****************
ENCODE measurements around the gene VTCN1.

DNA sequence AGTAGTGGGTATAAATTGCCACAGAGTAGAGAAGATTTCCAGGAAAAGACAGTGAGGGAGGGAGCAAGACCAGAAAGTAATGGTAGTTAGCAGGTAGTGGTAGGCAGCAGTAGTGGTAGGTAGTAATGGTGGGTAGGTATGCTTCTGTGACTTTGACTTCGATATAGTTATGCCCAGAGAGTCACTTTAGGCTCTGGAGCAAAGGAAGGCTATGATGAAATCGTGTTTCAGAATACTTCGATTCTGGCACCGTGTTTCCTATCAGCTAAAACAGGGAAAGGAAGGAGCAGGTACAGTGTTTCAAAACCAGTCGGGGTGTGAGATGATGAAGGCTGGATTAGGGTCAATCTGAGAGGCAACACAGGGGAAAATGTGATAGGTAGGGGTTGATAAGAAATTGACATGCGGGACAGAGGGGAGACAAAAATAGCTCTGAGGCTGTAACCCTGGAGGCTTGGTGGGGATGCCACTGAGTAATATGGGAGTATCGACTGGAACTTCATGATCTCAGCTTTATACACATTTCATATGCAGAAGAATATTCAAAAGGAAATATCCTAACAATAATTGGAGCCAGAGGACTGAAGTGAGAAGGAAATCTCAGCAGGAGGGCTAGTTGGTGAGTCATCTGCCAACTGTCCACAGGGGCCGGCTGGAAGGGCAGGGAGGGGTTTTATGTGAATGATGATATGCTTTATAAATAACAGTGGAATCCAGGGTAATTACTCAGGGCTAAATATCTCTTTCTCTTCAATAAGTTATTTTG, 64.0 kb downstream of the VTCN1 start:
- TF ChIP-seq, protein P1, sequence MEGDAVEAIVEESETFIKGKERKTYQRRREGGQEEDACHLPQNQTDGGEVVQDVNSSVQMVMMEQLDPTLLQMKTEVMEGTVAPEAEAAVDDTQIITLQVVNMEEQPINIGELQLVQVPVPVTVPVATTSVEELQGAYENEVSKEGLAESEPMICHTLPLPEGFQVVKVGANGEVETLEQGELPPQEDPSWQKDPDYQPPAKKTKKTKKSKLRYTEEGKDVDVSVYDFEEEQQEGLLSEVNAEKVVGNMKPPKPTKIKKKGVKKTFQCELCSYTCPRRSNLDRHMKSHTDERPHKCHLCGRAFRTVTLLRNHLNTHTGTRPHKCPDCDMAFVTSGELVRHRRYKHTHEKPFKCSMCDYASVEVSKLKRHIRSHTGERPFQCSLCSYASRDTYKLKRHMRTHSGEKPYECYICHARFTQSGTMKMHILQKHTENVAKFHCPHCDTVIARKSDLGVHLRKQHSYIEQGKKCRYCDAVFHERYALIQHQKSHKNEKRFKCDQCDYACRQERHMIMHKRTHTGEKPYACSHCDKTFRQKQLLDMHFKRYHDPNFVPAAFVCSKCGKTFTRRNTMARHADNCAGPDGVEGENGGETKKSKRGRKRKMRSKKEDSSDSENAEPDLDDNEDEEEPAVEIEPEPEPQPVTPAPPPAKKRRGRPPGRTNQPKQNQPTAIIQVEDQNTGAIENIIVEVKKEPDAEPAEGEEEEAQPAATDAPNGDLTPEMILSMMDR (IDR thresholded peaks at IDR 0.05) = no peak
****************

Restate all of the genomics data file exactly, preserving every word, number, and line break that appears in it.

ENCODE measurements around the gene VTCN1.

DNA sequence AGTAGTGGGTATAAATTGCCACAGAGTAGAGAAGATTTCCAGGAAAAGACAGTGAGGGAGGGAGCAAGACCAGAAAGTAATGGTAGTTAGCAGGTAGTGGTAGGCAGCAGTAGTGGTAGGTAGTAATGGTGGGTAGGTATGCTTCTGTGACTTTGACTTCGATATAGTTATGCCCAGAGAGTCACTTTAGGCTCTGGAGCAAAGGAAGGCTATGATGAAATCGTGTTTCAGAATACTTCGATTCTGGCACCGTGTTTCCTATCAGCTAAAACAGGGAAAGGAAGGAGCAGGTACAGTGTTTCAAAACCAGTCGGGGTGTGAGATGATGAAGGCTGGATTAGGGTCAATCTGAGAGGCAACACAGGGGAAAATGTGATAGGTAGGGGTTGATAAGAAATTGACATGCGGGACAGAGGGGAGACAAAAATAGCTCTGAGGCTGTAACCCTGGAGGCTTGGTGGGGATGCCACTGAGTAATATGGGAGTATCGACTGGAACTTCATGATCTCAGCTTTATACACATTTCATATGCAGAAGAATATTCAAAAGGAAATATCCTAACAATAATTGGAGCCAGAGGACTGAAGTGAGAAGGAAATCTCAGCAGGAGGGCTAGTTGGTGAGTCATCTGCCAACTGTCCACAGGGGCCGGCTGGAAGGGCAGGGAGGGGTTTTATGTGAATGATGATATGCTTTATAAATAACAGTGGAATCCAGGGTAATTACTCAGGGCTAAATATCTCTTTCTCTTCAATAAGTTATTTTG, 64.0 kb downstream of the VTCN1 start:
- TF ChIP-seq, protein P1, sequence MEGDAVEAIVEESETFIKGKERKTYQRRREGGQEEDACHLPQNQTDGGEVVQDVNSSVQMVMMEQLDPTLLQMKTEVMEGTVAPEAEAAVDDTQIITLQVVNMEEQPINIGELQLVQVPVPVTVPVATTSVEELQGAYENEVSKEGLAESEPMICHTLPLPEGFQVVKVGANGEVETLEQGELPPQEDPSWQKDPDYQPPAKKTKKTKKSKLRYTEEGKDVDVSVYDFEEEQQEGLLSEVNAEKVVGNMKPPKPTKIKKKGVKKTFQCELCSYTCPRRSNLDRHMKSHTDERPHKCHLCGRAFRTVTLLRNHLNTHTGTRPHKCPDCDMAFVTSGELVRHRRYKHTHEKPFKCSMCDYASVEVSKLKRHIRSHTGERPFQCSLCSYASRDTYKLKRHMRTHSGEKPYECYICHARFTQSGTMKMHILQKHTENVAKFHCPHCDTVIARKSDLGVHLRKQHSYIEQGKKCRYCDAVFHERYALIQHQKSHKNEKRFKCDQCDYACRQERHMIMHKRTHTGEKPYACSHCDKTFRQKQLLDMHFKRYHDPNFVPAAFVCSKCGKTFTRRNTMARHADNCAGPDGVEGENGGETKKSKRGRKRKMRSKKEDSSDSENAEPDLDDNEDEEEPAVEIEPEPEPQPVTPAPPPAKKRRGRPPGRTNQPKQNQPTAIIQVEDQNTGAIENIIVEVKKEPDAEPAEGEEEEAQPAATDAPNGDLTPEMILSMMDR (IDR thresholded peaks at IDR 0.05) = no peak